Two federal court rulings last Friday has caused confusion regarding asylum-seeking migrants in the U.S.
Denise Gilman, an immigration law professor at the University of Texas at Austin, says sending migrants who are seeking asylum in the U.S. back to the country they fled appears to be political.
“Even the authorities at the Centers for Disease Control, who implemented the policy initially, have always questioned whether it was really a policy that was needed for public health reasons,” Gilman said.
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On Friday, a federal appeals court in Washington D.C. ruled to keep migrant families from being expelled while also upholding Title 42, the public health directive that expels migrants in order to avoid spreading the coronavirus in the U.S.
Some attorneys don’t think any of that is necessary.
“People can fly into the country or drive into the country every single day, and yet they’re not subject to expulsion,” said Aaron Reichlin-Melnick, an immigration attorney with the American Immigration Council.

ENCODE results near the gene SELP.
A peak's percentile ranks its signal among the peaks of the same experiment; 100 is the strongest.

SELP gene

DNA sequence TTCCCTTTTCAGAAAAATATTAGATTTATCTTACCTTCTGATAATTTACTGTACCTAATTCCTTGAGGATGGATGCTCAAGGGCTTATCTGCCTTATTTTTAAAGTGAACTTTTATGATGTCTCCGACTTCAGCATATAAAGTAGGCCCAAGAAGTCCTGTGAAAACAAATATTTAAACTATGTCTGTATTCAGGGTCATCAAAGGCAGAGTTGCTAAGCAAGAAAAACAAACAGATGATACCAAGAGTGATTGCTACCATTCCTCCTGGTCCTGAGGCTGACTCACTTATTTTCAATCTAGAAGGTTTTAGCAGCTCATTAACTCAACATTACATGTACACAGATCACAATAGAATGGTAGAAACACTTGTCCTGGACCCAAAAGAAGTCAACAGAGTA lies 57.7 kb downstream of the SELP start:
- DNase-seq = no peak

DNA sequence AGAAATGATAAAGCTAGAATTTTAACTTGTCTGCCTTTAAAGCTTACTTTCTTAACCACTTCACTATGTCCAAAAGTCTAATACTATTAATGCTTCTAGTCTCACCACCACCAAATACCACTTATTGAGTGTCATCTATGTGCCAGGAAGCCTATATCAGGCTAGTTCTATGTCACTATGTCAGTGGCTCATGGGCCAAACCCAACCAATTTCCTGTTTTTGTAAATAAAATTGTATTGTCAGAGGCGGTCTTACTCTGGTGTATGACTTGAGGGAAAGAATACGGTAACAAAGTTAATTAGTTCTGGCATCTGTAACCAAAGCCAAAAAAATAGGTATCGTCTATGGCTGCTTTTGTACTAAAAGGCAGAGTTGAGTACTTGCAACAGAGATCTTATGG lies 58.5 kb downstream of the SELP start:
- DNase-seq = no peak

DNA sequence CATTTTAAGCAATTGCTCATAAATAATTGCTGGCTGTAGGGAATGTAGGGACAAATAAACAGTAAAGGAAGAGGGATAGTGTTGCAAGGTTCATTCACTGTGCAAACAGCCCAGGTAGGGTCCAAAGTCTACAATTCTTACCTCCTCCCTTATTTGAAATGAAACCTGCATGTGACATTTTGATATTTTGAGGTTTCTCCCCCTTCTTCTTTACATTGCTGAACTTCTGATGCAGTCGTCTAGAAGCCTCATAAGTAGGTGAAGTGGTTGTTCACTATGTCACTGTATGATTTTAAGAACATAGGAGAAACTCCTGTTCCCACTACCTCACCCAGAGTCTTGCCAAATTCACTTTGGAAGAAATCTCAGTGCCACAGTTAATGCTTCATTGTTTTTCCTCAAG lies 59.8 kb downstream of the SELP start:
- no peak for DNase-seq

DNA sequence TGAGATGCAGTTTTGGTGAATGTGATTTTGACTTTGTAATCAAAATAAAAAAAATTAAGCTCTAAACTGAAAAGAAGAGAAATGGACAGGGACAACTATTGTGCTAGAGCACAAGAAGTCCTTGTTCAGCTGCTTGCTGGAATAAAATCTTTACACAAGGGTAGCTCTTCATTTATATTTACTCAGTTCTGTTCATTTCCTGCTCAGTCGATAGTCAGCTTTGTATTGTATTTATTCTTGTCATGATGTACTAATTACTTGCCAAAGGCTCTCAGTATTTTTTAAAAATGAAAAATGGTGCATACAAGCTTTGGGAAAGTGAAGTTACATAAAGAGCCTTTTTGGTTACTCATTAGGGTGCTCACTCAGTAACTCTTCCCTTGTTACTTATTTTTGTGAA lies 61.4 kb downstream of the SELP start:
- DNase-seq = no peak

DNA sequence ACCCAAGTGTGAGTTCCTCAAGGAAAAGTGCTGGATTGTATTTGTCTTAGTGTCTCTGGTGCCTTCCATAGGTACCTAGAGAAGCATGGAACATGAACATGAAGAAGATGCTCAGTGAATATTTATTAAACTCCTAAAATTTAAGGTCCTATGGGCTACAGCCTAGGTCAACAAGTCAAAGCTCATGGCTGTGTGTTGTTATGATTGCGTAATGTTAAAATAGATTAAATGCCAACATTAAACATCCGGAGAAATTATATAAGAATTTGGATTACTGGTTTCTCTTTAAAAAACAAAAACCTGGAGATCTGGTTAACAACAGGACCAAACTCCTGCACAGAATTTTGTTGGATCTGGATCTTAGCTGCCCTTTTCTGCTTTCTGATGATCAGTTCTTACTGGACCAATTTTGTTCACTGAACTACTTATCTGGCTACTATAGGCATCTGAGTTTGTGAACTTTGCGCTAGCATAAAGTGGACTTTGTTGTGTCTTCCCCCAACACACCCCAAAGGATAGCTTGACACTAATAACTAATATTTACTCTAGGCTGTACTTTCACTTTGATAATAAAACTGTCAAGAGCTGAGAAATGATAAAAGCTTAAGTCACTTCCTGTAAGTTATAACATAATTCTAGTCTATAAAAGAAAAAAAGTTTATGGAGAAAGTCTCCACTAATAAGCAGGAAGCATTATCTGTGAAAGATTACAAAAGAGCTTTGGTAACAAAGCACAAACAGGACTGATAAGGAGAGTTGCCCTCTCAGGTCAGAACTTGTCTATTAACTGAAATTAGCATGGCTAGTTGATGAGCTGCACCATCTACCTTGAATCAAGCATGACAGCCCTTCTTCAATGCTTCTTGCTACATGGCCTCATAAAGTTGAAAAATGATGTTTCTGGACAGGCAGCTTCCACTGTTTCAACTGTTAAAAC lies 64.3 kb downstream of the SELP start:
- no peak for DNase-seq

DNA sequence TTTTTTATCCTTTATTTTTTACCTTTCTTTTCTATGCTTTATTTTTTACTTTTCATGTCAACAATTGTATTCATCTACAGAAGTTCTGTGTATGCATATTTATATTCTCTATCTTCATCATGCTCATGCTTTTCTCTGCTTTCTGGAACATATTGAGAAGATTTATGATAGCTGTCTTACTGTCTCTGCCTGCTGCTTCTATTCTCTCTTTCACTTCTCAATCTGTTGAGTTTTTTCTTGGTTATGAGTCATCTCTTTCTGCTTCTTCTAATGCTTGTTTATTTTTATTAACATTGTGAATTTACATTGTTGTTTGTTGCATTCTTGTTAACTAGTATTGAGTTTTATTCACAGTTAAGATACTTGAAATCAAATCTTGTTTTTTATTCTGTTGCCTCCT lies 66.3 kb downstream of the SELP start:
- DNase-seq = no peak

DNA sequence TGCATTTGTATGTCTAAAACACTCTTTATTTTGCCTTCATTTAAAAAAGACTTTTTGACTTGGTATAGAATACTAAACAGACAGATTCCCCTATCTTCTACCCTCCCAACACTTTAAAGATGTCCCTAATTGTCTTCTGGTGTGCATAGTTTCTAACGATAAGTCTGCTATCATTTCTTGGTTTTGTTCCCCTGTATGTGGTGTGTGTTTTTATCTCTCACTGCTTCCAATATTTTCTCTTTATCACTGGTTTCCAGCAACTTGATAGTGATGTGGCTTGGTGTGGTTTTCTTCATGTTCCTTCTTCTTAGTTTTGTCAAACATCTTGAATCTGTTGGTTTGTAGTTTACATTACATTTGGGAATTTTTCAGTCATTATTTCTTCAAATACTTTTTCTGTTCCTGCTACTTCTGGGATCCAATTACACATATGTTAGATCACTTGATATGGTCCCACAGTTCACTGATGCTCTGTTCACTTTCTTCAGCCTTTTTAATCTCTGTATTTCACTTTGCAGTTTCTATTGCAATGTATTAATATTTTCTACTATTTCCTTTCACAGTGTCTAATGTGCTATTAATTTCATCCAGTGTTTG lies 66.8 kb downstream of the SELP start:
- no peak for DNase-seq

Also on Friday, a U.S. district judge in Texas ruled President Biden was in the wrong to allow unaccompanied children to stay in the U.S., instead of sending them back to Mexico or their country of origin. It’s something that has been putting the lives of migrants in danger the moment they enter Mexico, Gilman said.
“Very, very shortly and within blocks of being returned by U.S. government officials to Mexico, have been kidnapped,” Gilman said. “Some of them describe that exact same house that they were held in.”
Judge Justin Walker, an appeals judge appointed by former President Trump, wrote that it was far from clear that the CDC order serves any purpose for protecting public health.
U.S. immigration officials have expelled migrants more than a million and a half times since March 2020, and on April 2, the CDC will analyze whether to keep Title 42 in place for another 60 days.